iwoca, perhaps the most well known of the lending fintechs in the UK, offers business loans between £1,000 - £200,000 for cash flow, stock or investments. As of November 2019, the firm had lent over £1billion. iwoca maintains two core factors which set it apart.
The first, its use of deep machine learning models to automatically assess businesses based on data taken directly from online marketplaces, accounting platforms, bank accounts and other online and offline platforms. Specifically for online e-commerce merchants, iwoca explores the quality of customer feedback, and how successful they are at attracting business through social media.
The second, which will prove pivotal in keeping the momentum of innovation in SME lending, is utilising Open Banking. In 2018, iwoca became the first UK lender to provide finance using Open Banking. It did this by allowing potential customers to securely link their Lloyds Bank account in order to submit up to five years of transaction history in a few clicks. As a result, applicants could submit a loan application in less than 60 seconds. For loans less than GBP £15,000, a decision can be made in seconds, with larger loans typically decided within 24 hours.
As a result of iwoca's innovative use of Open Banking, applicants can submit a loan application in less than 60 seconds, with a decision made in seconds.
The forward thinker: OakNorth
OakNorth, the first UK challenger bank to reach unicorn status in its market valuation, is at the pinnacle of innovation in SME lending. In addition to directly servicing SMEs, they offer a white label platform to banks to enhance their lending process. It enables banks to cater to the lower mid-market segment, by supplementing the traditional method of relying on backward-looking historical data sources from the borrower, and scenario analysis with technology, and large data sets to model a forward-looking view that’s informed by industry benchmarks, macroeconomic drivers, and scenario analysis specific to each business unit.
Speed and breath of data points are at the heart of a revolution in the world of SME lending.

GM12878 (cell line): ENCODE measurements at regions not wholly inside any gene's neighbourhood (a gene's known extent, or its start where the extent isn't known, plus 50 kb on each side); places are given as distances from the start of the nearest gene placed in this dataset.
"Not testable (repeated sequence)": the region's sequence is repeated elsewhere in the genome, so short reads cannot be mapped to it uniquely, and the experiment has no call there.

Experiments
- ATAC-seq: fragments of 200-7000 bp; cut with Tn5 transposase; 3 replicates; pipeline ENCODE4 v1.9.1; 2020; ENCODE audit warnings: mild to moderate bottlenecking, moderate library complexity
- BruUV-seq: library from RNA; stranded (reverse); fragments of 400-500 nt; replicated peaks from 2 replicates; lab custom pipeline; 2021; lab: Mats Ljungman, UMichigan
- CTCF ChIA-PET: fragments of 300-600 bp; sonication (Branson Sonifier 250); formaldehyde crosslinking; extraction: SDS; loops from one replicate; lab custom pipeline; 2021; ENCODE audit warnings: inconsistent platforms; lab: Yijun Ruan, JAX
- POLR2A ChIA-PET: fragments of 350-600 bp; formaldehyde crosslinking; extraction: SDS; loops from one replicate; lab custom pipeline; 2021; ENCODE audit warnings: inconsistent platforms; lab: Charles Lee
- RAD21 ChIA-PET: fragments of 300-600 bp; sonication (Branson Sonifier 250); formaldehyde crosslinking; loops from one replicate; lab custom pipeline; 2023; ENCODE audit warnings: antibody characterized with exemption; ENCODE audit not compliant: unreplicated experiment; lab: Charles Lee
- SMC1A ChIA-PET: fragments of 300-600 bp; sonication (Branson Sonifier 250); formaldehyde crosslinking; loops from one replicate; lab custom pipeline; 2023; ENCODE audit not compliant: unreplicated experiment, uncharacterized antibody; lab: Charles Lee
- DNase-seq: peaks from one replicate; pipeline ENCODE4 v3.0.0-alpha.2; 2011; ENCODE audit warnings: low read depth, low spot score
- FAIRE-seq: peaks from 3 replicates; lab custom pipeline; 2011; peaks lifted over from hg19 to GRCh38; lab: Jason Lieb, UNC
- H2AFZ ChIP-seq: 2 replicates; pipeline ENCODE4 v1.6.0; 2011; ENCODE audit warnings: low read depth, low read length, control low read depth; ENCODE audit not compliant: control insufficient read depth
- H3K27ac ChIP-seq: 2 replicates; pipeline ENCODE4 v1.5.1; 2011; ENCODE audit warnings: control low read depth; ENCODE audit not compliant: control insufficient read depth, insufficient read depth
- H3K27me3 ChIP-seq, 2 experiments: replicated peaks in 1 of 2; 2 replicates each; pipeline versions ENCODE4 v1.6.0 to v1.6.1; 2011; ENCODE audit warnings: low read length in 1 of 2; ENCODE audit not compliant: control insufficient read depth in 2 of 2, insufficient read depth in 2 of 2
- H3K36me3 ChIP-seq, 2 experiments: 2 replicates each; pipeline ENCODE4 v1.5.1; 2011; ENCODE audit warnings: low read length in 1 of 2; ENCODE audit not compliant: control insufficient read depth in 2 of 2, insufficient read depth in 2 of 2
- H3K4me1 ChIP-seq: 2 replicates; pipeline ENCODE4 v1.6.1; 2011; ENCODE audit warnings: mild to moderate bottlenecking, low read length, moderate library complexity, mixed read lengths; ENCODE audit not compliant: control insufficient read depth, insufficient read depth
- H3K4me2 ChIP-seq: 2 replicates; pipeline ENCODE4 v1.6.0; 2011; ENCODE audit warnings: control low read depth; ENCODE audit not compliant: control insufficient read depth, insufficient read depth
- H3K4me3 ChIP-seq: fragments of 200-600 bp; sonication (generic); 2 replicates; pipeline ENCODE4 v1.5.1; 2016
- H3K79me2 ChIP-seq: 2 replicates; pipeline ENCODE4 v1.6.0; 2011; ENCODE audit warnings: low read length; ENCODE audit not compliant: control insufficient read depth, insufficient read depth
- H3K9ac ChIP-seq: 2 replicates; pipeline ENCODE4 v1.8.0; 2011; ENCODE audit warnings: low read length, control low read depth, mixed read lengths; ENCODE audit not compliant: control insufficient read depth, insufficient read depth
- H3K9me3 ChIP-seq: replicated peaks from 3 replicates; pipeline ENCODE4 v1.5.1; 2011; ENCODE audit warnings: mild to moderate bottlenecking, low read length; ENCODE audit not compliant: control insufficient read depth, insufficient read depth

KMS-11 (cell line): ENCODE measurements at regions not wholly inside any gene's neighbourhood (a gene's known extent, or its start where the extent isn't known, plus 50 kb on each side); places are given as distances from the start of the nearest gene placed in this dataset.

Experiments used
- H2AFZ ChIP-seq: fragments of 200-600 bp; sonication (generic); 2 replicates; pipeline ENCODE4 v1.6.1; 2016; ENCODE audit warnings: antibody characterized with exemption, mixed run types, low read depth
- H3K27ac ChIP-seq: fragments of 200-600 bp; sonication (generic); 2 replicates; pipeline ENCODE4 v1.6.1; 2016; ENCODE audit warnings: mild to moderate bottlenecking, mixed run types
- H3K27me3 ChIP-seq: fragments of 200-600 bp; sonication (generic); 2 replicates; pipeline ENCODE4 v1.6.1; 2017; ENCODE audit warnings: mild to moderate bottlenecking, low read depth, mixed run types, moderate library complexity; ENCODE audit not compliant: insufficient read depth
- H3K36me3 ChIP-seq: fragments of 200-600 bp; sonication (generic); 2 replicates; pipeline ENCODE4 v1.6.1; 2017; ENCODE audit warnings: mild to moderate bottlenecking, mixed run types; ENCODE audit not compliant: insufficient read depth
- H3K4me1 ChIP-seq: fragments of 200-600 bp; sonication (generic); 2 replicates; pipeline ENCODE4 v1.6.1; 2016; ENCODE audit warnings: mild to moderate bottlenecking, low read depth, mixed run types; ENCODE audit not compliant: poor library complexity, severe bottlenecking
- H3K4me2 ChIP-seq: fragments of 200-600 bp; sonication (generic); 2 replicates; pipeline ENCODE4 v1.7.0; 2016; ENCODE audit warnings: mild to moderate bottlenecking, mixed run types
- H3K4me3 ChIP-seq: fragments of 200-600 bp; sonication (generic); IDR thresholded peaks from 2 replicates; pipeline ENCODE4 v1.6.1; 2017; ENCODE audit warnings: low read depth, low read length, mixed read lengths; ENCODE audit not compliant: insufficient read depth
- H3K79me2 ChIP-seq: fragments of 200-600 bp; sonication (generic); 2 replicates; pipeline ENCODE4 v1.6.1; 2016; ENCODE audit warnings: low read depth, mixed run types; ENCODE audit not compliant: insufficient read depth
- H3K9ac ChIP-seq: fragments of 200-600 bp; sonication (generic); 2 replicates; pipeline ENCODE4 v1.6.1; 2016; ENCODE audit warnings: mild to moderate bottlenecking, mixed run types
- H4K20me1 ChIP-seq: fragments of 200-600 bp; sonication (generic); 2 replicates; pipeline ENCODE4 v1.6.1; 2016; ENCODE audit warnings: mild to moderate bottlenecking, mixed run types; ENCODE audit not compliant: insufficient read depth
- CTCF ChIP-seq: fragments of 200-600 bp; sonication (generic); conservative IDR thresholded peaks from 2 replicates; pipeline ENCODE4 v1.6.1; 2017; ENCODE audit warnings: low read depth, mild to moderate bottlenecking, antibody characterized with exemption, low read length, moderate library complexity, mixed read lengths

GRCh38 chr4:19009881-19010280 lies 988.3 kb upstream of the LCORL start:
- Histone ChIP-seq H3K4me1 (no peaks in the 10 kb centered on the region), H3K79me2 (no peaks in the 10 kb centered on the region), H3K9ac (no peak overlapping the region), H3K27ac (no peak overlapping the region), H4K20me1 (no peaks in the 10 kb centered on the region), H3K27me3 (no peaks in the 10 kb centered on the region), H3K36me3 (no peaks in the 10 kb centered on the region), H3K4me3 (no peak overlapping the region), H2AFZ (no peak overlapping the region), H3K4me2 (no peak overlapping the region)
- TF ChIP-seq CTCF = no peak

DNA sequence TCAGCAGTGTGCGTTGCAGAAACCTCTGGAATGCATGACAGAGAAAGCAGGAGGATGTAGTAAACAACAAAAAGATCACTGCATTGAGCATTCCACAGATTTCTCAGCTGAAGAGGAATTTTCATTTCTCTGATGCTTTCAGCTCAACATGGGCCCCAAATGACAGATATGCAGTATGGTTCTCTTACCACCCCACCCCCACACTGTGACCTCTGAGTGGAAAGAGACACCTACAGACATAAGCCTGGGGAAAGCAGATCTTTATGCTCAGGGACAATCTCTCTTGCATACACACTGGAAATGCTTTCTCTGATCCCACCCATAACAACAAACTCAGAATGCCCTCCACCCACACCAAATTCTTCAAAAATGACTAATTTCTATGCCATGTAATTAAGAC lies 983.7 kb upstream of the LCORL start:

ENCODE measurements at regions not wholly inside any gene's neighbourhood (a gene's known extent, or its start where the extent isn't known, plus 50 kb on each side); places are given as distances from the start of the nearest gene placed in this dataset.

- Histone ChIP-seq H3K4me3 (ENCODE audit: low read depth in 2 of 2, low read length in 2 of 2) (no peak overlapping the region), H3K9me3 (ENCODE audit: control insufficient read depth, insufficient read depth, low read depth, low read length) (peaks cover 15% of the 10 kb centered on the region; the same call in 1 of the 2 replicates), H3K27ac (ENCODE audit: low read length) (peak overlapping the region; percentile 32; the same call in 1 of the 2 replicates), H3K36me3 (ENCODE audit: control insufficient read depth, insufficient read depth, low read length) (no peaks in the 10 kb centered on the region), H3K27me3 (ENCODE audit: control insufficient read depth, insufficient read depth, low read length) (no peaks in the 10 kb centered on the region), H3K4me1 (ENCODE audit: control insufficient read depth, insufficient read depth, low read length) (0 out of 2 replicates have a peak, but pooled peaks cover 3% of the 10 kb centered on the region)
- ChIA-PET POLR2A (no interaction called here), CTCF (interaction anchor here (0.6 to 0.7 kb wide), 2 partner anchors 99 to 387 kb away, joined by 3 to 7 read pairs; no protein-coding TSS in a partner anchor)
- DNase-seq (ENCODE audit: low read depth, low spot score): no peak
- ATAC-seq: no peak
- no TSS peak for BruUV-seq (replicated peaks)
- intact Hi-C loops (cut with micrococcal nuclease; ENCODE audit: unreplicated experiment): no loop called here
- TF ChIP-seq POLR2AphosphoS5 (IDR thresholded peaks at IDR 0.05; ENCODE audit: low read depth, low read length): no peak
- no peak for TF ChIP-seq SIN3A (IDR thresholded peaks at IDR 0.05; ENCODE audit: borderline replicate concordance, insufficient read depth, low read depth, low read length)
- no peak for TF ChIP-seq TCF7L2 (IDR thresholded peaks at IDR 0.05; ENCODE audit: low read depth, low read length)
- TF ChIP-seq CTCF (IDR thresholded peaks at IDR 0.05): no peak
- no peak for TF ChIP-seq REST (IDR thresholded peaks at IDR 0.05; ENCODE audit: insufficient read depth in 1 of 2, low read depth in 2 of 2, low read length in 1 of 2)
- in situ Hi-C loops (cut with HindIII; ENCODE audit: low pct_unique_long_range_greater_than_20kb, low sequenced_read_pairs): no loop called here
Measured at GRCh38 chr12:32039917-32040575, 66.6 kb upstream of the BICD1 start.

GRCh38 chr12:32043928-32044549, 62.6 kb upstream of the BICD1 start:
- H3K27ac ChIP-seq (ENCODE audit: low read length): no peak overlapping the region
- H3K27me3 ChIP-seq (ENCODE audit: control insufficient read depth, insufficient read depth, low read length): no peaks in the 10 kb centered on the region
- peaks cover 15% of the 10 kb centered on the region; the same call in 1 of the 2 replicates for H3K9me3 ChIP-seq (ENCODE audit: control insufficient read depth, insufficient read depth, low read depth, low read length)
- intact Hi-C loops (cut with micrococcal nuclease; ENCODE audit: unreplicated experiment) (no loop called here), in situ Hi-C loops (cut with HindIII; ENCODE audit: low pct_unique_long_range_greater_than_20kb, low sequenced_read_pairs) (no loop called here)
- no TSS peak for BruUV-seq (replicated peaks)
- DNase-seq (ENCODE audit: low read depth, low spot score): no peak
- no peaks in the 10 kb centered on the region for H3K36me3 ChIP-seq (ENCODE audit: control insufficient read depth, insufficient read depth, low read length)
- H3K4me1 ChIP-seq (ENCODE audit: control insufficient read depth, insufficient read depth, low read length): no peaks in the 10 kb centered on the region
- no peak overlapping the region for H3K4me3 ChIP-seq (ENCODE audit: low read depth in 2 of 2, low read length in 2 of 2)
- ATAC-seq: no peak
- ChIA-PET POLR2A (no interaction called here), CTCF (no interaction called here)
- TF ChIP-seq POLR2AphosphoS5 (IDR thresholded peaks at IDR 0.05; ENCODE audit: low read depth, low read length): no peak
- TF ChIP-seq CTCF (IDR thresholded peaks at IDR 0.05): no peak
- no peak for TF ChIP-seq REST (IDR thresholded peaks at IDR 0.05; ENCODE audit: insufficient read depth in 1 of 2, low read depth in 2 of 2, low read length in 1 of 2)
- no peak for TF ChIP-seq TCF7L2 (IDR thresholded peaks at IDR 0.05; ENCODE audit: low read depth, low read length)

OakNorth takes a highly personalised approach to its own SME lending solutions. It does not offer off-the-shelf solutions, taking its time to fully understand an SME’s business, instead of fixing it on collateral.
While this is in theory the opposite approach to the majority of new players such as iwoca and Capital Float, it differs from the traditional banks in the high level of personalisation. At the heart of its lending agreements sit credit committees which are attended by both OakNorth and the business.
The future will be ruled by integrations and capitalising on the growing amount of digital data created every day.
Speed and breath of data points are at the heart of a revolution in the world of SME lending. Successful new players use creative means, and unique alternative data points to fill the gap in lending. By using new types of data in scoring such as customer reviews, industry benchmarks, marketplace data, and psychometric data, these firms can bet on the future when making a lending decision, rather than hinder SMEs based on their past.
But how are these data points extracted? If there are no means to quickly and accurately submit the quantitative data, then the developments in credit scoring are irrelevant to an SME. This is where integrations, and the capabilities provided from open banking will really enhance the lending experience for SMEs.
Furthermore, as we as individuals and businesses generate an exponential amount of data each day, the sources and types of data to judge the creditworthiness of a business will grow, perhaps soon making the traditional scoring mechanism used by banks in the past a thing of the past.
Photography: Braden Collum — Unsplash
Photography: Braden Collum — Unsplash